They were priceless. They motivated me, gave me a sense of focus and determination, made me comfortable, and assured me I could continue writing…and healing.

Never underestimate the impact your simple words of encouragement can have on someone. Both my friend and I would probably agree that we each get the best deal in our friendship. We both feel we receive more than we give. The truth is we both give what we can with generous hearts and loving kindness. And that nearly always results in irreplaceable encouragement.

Try to give some today.

What Do You Want More Than Anything?

Help me want the Healer more than the healing.
Help me want the Savior more than the saving.
Help me want the Giver more than the giving.
Help me want you Jesus more than anything.

There are a lot of things we want. Healing for loved ones. Rescue for hurting people. Gifts to be able to use for God’s glory. All things with good intent, but how often do we want to result more than we want a relationship with God? Are we willing to give up the outcome we expect to be best for the relationship that will be better?

I’ve listened many times to Natalie Grant’s More Than Anything, and it has become an ongoing prayer for me. I don’t want to confuse what I want with Who I want. I don’t want to put the benefits that God can give me ahead of the relationship He gives me. He gives me Himself, not just blessings, grace, mercy, forgiveness, provision, understanding, and so on.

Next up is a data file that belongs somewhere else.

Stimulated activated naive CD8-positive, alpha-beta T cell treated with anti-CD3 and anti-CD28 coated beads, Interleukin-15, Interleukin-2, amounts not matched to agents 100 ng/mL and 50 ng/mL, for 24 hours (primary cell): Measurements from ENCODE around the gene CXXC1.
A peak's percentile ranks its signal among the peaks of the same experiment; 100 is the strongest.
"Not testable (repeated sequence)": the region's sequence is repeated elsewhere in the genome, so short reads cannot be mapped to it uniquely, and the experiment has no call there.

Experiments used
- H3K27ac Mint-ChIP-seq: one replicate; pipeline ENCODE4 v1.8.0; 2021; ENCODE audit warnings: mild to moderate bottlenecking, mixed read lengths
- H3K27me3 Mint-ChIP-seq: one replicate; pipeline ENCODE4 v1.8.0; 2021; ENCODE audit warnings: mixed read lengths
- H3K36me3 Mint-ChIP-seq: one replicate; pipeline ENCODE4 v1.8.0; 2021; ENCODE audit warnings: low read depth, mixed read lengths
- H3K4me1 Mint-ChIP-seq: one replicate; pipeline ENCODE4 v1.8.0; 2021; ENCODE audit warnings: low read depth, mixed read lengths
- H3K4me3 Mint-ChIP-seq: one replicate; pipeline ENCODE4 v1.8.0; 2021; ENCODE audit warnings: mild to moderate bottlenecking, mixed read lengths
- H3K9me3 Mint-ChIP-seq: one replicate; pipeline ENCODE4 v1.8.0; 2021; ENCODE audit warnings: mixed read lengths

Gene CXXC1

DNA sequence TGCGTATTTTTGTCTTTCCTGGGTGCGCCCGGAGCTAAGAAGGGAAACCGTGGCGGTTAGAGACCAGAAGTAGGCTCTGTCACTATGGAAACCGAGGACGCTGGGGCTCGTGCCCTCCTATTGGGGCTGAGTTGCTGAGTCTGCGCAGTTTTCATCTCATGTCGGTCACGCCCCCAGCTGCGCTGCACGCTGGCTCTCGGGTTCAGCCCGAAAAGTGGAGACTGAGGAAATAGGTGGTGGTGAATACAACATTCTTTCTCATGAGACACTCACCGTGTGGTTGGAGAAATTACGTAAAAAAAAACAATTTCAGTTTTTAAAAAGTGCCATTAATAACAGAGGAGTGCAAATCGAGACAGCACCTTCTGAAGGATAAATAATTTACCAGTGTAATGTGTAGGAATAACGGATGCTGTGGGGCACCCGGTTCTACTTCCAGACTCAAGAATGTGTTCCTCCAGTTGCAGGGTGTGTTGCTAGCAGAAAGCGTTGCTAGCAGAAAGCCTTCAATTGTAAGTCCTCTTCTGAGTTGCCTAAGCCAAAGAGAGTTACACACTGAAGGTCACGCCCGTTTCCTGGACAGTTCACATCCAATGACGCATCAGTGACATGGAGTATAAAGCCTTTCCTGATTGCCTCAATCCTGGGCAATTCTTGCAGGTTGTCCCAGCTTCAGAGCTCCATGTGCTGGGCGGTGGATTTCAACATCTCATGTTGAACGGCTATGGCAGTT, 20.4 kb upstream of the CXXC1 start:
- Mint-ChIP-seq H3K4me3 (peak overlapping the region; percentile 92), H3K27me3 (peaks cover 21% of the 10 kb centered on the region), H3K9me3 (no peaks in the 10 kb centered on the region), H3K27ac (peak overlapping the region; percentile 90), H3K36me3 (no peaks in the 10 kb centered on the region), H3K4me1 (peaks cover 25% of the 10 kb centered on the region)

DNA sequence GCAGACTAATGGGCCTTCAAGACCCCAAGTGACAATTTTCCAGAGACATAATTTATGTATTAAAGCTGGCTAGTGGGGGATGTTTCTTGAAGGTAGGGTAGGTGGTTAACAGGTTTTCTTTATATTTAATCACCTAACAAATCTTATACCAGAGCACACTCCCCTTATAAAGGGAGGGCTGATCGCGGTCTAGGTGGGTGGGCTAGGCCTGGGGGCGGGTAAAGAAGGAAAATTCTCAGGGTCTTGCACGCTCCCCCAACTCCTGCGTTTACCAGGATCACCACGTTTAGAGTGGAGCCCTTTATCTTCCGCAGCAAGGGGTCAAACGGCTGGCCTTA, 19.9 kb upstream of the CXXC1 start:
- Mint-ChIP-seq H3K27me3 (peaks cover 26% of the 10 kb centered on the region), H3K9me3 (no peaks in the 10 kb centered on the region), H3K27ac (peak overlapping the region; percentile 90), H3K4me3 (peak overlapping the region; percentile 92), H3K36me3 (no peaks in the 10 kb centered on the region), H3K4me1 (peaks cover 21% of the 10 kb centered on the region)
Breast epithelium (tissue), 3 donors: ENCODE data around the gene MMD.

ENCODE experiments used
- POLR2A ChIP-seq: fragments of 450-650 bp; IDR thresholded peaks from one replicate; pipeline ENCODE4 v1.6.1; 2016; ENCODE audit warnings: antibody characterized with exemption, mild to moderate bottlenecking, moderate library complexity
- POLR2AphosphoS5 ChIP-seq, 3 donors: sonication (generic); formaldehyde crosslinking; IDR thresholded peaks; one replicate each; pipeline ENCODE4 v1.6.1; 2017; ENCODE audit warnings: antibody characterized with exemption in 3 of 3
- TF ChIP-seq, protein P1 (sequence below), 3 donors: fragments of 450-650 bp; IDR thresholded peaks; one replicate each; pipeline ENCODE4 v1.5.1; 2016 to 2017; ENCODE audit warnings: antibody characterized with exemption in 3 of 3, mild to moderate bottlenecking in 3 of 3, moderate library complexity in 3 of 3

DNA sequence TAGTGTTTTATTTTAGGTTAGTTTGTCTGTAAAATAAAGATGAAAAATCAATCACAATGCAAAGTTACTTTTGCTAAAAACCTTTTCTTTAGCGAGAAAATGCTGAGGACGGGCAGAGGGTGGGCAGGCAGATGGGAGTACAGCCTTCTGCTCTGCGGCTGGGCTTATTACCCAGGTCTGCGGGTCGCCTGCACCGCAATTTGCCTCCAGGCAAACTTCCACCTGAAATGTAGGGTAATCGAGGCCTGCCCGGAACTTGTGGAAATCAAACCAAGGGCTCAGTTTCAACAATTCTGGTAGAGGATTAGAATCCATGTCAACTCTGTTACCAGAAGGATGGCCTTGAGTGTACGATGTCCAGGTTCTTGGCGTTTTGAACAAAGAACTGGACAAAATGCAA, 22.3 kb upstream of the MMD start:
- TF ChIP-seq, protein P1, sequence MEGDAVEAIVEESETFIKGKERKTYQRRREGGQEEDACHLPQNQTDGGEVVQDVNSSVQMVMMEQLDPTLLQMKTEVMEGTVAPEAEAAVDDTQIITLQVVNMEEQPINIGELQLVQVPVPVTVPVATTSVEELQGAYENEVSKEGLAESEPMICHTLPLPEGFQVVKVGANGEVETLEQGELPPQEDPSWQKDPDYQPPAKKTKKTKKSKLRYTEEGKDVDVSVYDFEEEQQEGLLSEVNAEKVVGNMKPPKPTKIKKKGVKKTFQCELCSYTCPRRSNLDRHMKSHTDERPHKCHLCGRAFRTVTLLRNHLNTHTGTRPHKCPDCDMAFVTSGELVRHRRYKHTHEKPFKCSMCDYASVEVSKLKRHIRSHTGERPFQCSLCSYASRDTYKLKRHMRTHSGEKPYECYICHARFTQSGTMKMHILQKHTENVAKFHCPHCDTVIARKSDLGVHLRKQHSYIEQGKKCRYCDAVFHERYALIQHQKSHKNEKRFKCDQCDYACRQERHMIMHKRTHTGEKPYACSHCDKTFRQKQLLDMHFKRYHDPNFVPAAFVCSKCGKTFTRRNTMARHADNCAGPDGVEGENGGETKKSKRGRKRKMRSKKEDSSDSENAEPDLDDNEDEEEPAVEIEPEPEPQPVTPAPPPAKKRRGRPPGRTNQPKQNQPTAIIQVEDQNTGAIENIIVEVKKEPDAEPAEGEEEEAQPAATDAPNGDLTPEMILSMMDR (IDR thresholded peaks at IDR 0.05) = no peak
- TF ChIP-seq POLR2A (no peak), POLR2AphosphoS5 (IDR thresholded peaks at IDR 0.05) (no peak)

I want to to know the One who knows all more than receiving a specific answer. I want to know the Provider more than a specific provision. I want to know the One who created me and gives purpose to my life more than I can explain creation and purpose. None of those benefits are bad things. In fact, they are very good things. They flow out of who God is. As I know Him better, all those benefits come in His doses and timing. But receiving them isn’t my goal.